- Autoworkers at the Hyundai Motor Group assembly plant in Montgomery, Alabama, are pushing to join the United Auto Workers, the union announced Thursday.
- More than 30% of the plant’s 3,800 employees — over 1,100 autoworkers — signed union authorization cards, the press release says.
- Autoworkers at the plant filed an unfair labor practice complaint against Hyundai in December, alleging union-busting activities.
The union drive at the Hyundai Motor Manufacturing Alabama plant is part of a broader UAW organizing effort covering almost 150,000 autoworkers at 13 companies. More than 10,000 non-union autoworkers employed by the Volkswagen Group in Chattanooga, Tennessee, and Mercedes-Benz Group in Vance, Alabama, have signed union cards since the union drive started in November, according to the UAW.
Following the UAW’s deal with General Motors, Ford Motor Co. and Stellantis in November, Hyundai Motor Group announced it would raise wages 25% for production workers in Alabama and its forthcoming electric vehicle factory in Georgia by 2028. The pay changes started to take effect last month. Other automakers, including Toyota Motor Corp., also raised wages as more non-union autoworkers began organizing to join the UAW.
In their unfair labor practice complaint with the National Labor Relations Board, autoworkers at Hyundai’s Alabama plant accused managers of confiscating, destroying or prohibiting pro-union materials from non-work areas. In a UAW press release, some autoworkers said working at the plant had taken a toll on their bodies and accused managers of forcing them to work through injuries.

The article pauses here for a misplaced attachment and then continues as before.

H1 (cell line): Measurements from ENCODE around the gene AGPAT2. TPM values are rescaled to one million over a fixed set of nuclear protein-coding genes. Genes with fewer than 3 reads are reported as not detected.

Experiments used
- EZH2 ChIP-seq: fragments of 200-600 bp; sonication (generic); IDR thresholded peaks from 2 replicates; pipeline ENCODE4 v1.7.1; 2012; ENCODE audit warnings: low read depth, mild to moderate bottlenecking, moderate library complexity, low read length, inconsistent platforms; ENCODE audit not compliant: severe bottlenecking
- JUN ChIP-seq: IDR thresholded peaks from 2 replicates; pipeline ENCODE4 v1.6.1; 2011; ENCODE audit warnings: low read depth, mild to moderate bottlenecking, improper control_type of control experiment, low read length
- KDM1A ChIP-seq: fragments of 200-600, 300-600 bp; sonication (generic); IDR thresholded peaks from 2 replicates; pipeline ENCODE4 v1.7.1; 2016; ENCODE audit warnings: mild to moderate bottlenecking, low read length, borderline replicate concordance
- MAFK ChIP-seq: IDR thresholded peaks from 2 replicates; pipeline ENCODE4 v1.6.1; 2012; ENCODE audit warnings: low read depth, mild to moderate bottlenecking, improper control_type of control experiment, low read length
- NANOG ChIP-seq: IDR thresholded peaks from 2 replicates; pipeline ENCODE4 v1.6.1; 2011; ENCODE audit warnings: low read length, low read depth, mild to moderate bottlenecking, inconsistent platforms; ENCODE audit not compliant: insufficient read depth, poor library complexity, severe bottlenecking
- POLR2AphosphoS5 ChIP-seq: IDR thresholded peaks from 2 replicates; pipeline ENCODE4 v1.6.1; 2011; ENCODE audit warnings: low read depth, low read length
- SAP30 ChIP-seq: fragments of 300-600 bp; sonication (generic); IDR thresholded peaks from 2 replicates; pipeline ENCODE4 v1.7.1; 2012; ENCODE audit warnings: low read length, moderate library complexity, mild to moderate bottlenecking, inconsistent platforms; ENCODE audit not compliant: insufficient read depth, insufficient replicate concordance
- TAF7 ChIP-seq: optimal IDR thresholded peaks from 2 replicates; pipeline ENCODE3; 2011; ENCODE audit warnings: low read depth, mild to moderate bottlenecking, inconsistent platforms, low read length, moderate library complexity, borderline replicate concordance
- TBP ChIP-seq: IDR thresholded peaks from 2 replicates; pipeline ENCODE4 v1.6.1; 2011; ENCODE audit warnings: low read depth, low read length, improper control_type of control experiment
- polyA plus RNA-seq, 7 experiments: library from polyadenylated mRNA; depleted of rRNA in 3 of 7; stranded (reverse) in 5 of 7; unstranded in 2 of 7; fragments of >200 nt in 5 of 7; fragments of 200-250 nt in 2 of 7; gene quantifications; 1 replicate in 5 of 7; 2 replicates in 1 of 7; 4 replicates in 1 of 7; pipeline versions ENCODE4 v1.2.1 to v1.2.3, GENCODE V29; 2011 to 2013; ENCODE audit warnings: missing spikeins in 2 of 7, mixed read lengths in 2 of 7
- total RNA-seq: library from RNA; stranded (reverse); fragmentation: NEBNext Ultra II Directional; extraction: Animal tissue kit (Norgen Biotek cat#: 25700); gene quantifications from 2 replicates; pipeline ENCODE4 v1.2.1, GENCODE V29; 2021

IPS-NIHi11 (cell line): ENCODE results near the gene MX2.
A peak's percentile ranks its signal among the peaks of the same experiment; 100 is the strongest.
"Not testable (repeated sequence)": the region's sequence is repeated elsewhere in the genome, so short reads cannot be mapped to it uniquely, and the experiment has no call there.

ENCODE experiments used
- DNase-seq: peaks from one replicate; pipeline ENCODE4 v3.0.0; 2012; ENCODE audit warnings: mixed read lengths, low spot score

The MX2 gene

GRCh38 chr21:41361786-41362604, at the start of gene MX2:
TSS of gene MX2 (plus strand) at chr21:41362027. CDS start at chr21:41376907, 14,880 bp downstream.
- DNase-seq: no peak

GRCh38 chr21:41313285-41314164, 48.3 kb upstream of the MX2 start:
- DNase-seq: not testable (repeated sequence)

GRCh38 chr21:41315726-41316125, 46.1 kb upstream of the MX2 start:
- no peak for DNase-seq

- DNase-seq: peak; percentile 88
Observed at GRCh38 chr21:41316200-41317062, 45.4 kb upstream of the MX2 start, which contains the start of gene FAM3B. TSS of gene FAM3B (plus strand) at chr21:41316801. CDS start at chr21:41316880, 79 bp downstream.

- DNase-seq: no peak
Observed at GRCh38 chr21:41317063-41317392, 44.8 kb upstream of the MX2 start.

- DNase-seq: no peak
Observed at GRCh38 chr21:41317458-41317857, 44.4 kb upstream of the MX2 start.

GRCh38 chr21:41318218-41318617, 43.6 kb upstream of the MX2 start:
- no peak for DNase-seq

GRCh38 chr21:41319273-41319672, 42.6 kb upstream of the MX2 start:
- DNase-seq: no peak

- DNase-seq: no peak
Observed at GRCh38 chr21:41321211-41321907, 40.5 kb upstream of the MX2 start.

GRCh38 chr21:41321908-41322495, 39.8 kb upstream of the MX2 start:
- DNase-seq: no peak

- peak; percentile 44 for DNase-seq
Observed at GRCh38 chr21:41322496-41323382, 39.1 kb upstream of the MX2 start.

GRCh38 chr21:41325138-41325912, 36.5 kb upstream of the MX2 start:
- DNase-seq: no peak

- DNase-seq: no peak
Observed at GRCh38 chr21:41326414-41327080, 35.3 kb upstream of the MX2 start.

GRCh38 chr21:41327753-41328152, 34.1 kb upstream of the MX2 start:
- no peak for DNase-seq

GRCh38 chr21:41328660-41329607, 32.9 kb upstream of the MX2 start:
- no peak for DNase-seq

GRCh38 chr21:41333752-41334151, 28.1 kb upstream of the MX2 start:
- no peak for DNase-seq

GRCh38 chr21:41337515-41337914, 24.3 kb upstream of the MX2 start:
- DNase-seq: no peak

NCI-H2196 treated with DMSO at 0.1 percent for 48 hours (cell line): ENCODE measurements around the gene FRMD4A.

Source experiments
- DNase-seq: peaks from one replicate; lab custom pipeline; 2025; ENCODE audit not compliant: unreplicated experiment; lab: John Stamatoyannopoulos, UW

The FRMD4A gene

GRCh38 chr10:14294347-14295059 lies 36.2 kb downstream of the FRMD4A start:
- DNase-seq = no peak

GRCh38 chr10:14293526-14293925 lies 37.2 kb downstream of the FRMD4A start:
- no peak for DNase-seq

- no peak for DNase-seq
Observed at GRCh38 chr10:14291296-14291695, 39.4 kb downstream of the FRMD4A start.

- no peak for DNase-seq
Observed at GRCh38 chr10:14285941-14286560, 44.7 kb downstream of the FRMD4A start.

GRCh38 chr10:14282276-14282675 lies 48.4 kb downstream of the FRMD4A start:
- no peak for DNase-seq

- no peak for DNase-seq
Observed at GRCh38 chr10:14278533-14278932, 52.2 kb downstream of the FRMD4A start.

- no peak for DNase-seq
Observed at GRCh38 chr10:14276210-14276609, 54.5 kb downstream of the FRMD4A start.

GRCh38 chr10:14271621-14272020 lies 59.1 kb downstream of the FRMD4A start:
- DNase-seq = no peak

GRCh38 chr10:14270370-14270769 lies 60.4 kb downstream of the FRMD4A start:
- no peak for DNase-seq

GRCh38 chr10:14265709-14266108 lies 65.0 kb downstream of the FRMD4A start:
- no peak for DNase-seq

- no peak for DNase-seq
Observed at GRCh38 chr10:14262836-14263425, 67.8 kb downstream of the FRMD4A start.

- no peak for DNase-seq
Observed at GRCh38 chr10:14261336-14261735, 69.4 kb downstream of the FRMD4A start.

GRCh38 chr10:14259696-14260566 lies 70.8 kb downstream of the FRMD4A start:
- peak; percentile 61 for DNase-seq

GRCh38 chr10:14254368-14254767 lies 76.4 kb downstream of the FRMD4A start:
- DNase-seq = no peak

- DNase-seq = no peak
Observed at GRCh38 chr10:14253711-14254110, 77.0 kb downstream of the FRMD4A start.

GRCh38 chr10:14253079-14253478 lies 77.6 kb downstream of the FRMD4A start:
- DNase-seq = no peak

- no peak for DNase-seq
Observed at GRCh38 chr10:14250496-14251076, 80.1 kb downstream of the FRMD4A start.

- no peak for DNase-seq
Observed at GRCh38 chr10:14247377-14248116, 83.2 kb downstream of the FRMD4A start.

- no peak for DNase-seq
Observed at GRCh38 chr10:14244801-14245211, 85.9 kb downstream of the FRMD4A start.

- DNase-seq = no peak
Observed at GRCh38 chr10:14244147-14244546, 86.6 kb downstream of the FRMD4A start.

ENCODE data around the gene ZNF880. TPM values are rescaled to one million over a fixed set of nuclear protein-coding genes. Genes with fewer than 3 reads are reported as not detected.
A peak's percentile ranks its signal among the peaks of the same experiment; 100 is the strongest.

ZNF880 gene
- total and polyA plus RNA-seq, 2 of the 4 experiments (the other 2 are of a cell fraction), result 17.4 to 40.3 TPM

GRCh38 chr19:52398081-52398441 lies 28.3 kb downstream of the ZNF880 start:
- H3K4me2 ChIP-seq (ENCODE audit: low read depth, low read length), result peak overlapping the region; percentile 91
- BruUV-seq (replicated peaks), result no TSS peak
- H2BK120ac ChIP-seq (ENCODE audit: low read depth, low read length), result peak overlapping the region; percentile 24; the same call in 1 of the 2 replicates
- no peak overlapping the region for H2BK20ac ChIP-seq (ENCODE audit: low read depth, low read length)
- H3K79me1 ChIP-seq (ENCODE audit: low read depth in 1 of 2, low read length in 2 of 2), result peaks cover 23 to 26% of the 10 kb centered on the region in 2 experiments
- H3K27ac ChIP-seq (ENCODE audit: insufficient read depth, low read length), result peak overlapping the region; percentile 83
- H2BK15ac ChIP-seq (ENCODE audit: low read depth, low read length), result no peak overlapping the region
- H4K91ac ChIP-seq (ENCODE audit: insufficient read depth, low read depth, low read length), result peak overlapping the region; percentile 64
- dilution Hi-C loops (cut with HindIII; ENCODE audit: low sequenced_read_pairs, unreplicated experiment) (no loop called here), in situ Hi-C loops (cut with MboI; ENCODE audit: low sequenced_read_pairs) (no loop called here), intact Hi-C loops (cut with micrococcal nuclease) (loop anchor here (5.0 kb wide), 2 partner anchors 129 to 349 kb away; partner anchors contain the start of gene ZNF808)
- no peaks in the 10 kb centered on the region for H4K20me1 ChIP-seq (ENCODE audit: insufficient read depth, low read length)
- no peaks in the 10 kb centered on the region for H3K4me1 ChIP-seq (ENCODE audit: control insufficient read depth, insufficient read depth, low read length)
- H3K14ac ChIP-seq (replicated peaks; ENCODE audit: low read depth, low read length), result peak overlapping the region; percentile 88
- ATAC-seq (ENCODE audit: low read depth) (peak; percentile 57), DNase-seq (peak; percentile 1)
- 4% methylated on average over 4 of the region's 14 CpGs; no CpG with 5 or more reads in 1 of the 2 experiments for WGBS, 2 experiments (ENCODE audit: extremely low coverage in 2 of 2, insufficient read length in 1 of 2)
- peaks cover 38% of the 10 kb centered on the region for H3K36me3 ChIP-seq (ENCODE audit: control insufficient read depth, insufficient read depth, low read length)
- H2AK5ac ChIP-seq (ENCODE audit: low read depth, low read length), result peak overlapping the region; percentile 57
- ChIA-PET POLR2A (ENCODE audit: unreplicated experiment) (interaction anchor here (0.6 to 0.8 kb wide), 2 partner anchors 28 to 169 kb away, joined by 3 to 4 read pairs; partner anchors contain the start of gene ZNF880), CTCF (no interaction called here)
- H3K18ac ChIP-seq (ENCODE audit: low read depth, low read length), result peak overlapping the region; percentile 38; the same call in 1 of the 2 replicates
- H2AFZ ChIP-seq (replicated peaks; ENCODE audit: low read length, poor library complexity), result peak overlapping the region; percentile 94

“When you’re injured, management pushes you back on the line too soon,” said Peggy Howard, an assembly worker at Hyundai Motor Manufacturing Alabama, in a statement. “I had surgery on my rotator cuff in September and I had to go back to work the last of December. I didn’t get the two weeks ramp up and now I’m having pains over again. I had a cortisone injection three weeks ago and I’m about to go back for another injection. If that doesn’t work, the doctor told me he’ll have to do the surgery over again. We need to make our jobs safer; we need the union.”
A Hyundai spokesperson described the state of the company’s labor relations differently.
“As we would with any important issue that could affect [Hyundai Motor Manufacturing Alabama’s] team members’ careers and how we work together, [Hyundai Motor Manufacturing Alabama] is providing factual and balanced information as part of an ongoing, respectful dialogue about union representation,” a Hyundai spokesperson told Automotive Dive in an emailed statement. “It’s important that team members hear all perspectives on this issue so that they can make an informed decision about what is right for them and their families.”
The spokesperson also said the Hyundai Motor Manufacturing Alabama plant is one of “the safest automotive assembly plants in the United States.”
Unions often announce when 30% of a workforce sign union authorization cards because it “is the minimum percentage required to file a petition with the National Labor Relations Board for a recognition election,” Stephen Silvia, a professor at American University and author of “The UAW’s Southern Gamble,” told Automotive Dive in December.
Hyundai’s Alabama assembly plant manufactures several models, including the Elantra sedan, Santa Fe and Tucson crossovers, the Santa Cruz compact pickup and the Genesis Electrified GV70 SUV. The plant can produce up to 390,000 vehicles annually, according to the automaker.